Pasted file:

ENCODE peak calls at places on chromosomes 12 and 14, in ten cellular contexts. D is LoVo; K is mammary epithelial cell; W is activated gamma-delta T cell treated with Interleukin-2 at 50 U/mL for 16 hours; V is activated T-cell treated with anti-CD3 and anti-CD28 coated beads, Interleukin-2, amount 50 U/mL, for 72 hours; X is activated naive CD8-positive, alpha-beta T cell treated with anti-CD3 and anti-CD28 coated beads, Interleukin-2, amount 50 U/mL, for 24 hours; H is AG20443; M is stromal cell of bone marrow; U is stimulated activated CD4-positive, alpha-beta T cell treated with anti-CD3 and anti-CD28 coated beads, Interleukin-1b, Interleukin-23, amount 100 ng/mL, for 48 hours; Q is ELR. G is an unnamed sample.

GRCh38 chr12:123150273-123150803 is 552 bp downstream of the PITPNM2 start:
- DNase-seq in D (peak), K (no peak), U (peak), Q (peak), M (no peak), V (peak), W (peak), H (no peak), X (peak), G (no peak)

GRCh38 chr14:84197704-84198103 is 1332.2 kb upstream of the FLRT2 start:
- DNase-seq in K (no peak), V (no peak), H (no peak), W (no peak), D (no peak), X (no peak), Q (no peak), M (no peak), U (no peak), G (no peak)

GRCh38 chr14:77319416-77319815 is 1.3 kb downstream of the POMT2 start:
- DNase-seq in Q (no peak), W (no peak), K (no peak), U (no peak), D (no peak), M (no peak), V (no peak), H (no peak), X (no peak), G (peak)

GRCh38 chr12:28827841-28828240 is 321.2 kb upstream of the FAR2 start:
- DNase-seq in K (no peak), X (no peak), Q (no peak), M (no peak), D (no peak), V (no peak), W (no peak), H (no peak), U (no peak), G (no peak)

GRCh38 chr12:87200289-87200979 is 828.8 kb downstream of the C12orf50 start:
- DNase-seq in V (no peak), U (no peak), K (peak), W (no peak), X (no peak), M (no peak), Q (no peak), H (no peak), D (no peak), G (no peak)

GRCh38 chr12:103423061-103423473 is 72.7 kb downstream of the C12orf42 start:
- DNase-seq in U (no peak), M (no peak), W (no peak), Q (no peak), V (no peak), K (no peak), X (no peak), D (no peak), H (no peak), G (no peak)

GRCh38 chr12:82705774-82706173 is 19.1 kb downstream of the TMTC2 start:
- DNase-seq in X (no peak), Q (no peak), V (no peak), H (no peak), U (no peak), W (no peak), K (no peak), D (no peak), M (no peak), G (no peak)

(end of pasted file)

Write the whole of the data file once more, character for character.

ENCODE peak calls at places on chromosomes 12 and 14, in ten cellular contexts. D is LoVo; K is mammary epithelial cell; W is activated gamma-delta T cell treated with Interleukin-2 at 50 U/mL for 16 hours; V is activated T-cell treated with anti-CD3 and anti-CD28 coated beads, Interleukin-2, amount 50 U/mL, for 72 hours; X is activated naive CD8-positive, alpha-beta T cell treated with anti-CD3 and anti-CD28 coated beads, Interleukin-2, amount 50 U/mL, for 24 hours; H is AG20443; M is stromal cell of bone marrow; U is stimulated activated CD4-positive, alpha-beta T cell treated with anti-CD3 and anti-CD28 coated beads, Interleukin-1b, Interleukin-23, amount 100 ng/mL, for 48 hours; Q is ELR. G is an unnamed sample.

GRCh38 chr12:123150273-123150803 is 552 bp downstream of the PITPNM2 start:
- DNase-seq in D (peak), K (no peak), U (peak), Q (peak), M (no peak), V (peak), W (peak), H (no peak), X (peak), G (no peak)

GRCh38 chr14:84197704-84198103 is 1332.2 kb upstream of the FLRT2 start:
- DNase-seq in K (no peak), V (no peak), H (no peak), W (no peak), D (no peak), X (no peak), Q (no peak), M (no peak), U (no peak), G (no peak)

GRCh38 chr14:77319416-77319815 is 1.3 kb downstream of the POMT2 start:
- DNase-seq in Q (no peak), W (no peak), K (no peak), U (no peak), D (no peak), M (no peak), V (no peak), H (no peak), X (no peak), G (peak)

GRCh38 chr12:28827841-28828240 is 321.2 kb upstream of the FAR2 start:
- DNase-seq in K (no peak), X (no peak), Q (no peak), M (no peak), D (no peak), V (no peak), W (no peak), H (no peak), U (no peak), G (no peak)

GRCh38 chr12:87200289-87200979 is 828.8 kb downstream of the C12orf50 start:
- DNase-seq in V (no peak), U (no peak), K (peak), W (no peak), X (no peak), M (no peak), Q (no peak), H (no peak), D (no peak), G (no peak)

GRCh38 chr12:103423061-103423473 is 72.7 kb downstream of the C12orf42 start:
- DNase-seq in U (no peak), M (no peak), W (no peak), Q (no peak), V (no peak), K (no peak), X (no peak), D (no peak), H (no peak), G (no peak)

GRCh38 chr12:82705774-82706173 is 19.1 kb downstream of the TMTC2 start:
- DNase-seq in X (no peak), Q (no peak), V (no peak), H (no peak), U (no peak), W (no peak), K (no peak), D (no peak), M (no peak), G (no peak)